• Null Says:

        Snoodickle, I don’t think income and understanding of the economy correlate. Otherwise, are you saying that white men understand the economy best since white men generally have the highest income?

      • Snoodickle Says:

        It’s from the same study that underlies “Who Really Cares.” That was one of his main points – that conservatives give more despite making less money.

        What I’m saying is that, all other things being equal, one would expect liberals and conservatives to make roughly the same average income. Or, if you believe people like Chillingworth, you would expect conservatives to make more money on average, given their keener understanding of the economy. If you want to argue that liberals on average are more educated, and that is the reason they make more money, go right ahead. But that’s an argument for liberalism, not against it.

        As to your point about race, which I’m not sure make sense, the system is stacked in favor of white men in the first place. If you don’t believe me take one look at the United States Senate, or at the history of who has been President in this country. That is the main reason why, on average, white men make more money than any other demographic group. Are you suggesting the system is similarly stacked in favor of liberals? If so, then that would be a reason to identify as a liberal in and of itself.

      • Snoodickle Says:

        P.S. Some funny revisions to the title of this post.

        “Liberals Can’t Understand the Other Guy’s Point of View, because he’s Poorer than Them”

        “Liberals Can’t Understand the Other Guy’s Point of View, because he’s Uneducated and Doesn’t Speak in Complete Sentences”

        Liberals Can’t Understand the Other Guy’s Point of View; Why Don’t you like Making Money Guy?”

      • Null Says:

        “It’s from the same study that underlies “Who Really Cares.” That was one of his main points – that conservatives give more despite making less money.”

        Sorry, I was asking Chillingworth about the forced-redistribution policies. I’m familiar with Brooks’ finding that conservatives generally give more money despite earning slightly less (though I haven’t read the entire book).

        “As to your point about race, which I’m not sure make sense, the system is stacked in favor of white men in the first place…That is the main reason why, on average, white men make more money than any other demographic group.”

        If the system is stacked in favor of white men then you cannot assume that income correlates with understanding of the economy, as you did earlier (liberals “are actually better at making money”). In such a system even a dumb white male can earn more money than a sophisticated minority female with an economics degree simply because the system is “stacked” in favor of the white male.

        Income depends on many more variables than an understanding of the economy. A system that favors a particular group — if such a system exists — decorrelates income from economic understanding. Other factors come into play as well (e.g. leftists tend to live in areas like CA and NY with higher costs of living, requiring higher income for the same quality of life).

        “Are you suggesting the system is similarly stacked in favor of liberals? If so, then that would be a reason to identify as a liberal in and of itself.”

        I disagree that the system is so stacked in the first place, whether for white men or leftists. Even if it was, simply identifying with an ideology (leftism, in this case) generally does not provide any boost in income (except maybe in leftist bastions like Hollywood, where leftists are known to discriminate against conservatives).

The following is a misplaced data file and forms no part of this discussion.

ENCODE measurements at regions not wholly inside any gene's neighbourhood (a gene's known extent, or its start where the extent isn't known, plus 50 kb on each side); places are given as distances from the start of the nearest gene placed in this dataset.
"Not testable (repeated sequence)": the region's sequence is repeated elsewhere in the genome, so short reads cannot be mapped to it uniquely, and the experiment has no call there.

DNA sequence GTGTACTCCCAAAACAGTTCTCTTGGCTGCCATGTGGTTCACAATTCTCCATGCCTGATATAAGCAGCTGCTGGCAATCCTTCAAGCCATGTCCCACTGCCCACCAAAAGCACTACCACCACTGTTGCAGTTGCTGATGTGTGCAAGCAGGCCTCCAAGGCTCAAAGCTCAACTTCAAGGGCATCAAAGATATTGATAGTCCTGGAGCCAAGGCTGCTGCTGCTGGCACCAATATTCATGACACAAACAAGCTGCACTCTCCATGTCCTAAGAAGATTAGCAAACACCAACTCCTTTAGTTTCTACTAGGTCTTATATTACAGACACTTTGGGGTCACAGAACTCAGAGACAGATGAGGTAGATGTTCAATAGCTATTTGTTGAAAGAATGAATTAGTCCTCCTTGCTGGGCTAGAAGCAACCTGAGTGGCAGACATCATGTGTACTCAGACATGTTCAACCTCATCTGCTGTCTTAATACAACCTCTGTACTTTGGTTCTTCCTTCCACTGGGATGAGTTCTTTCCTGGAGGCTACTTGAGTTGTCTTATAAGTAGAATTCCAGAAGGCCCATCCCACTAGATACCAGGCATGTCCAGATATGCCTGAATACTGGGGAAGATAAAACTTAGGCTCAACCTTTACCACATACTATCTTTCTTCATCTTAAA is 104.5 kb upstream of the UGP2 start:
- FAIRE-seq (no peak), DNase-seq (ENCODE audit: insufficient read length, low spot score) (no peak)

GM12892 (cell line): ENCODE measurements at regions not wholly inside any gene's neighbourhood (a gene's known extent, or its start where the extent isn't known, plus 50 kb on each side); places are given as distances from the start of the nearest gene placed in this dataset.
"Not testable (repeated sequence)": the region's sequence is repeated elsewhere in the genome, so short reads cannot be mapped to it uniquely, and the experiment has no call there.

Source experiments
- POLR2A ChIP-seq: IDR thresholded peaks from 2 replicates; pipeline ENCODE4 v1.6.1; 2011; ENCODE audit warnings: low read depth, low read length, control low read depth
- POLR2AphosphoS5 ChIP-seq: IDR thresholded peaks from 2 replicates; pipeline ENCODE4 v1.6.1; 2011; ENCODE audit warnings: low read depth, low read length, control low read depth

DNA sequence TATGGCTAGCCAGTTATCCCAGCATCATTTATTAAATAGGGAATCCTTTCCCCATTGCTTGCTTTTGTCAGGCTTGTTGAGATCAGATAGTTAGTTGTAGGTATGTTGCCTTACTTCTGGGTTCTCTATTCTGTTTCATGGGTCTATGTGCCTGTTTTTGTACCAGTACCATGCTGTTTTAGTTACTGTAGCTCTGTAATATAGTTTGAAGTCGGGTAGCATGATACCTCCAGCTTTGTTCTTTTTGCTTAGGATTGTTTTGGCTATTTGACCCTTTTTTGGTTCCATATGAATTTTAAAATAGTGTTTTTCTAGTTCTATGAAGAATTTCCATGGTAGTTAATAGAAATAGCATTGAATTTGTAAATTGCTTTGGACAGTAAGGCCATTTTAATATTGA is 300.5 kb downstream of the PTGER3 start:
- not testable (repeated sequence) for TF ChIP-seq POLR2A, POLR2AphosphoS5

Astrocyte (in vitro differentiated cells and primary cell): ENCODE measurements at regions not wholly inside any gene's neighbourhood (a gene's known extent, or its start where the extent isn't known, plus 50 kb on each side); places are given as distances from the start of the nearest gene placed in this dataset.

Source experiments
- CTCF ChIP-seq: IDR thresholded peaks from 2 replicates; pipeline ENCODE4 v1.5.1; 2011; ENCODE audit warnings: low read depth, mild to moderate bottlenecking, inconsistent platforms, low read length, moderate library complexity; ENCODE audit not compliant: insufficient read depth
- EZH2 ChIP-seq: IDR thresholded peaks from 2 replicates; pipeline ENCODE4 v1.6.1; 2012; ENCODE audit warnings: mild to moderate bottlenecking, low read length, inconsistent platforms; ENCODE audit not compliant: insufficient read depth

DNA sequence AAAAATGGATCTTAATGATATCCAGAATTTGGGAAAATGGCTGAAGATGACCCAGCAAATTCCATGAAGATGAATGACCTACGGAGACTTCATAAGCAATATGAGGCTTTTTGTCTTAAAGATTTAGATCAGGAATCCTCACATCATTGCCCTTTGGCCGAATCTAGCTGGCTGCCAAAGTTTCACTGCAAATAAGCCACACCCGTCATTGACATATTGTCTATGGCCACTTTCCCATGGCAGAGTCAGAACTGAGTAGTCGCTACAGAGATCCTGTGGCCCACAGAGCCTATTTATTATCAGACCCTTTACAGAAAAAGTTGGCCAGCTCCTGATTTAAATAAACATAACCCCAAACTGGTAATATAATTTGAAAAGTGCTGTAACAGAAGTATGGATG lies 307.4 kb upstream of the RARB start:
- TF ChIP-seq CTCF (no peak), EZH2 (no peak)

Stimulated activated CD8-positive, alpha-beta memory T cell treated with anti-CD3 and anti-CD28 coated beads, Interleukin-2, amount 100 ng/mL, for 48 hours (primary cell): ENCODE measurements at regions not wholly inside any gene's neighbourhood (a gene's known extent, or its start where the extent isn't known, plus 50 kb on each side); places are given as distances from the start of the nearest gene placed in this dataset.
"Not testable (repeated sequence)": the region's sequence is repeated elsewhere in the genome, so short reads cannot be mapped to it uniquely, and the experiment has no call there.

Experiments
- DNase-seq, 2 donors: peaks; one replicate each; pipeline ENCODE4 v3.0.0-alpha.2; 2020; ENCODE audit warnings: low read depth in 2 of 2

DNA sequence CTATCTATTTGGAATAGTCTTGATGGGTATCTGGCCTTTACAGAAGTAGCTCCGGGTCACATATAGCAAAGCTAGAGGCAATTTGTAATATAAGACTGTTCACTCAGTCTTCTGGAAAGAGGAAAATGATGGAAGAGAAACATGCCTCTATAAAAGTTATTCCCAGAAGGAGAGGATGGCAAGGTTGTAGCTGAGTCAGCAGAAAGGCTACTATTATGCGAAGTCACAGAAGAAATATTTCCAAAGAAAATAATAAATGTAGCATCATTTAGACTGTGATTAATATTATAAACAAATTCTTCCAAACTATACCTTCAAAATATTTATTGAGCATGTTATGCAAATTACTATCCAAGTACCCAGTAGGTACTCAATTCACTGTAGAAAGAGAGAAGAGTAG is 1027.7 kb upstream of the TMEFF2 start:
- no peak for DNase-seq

• Snoodickle Says:

        You disagree that the system is stacked in favor of white men? C’mon now.


  2. (1) To Snoodickle:

    (a) Only because you hate it so much when you think others are doing it: Are you commenting on a book you haven’t read?

    (b) “Charity aside, though, why, if conservatives understand the economy better than liberals (as you have repeatedly claimed they do), do they make less money? It seems that although liberals are not as charitable, they are actually better at making money.”

    I don’t remember claiming that, but apparently it’s true:

    Zogby researcher Zeljka Buturovic and I considered the 4,835 respondents’ (all American adults) answers to eight survey questions about basic economics. . . .

    How did the six ideological groups do overall? Here they are, best to worst, with an average number of incorrect responses from 0 to 8: Very conservative, 1.30; Libertarian, 1.38; Conservative, 1.67; Moderate, 3.67; Liberal, 4.69; Progressive/very liberal, 5.26.
    . . .
    The survey also asked about party affiliation. Those responding Democratic averaged 4.59 incorrect answers. Republicans averaged 1.61 incorrect, and Libertarians 1.26 incorrect.

    If you were trying to prove that, on the contrary, liberals understand economics better, I suggest that you find better evidence than what you’re offering. Making more money could mean anything: Do conservatives have to earn more of their money; are liberals more likely to have inherited or to be trust-fund babies? Do they make more money because they are liberals, or are they liberal because they are wealthy and comfortable? (I’m told that Orwell remarked that pacifism “is only possible to people who have money and guns between themselves and reality.”) And so on.

    (c) “If you want to argue that liberals on average are more educated, and that is the reason they make more money, go right ahead. But that’s an argument for liberalism, not against it.”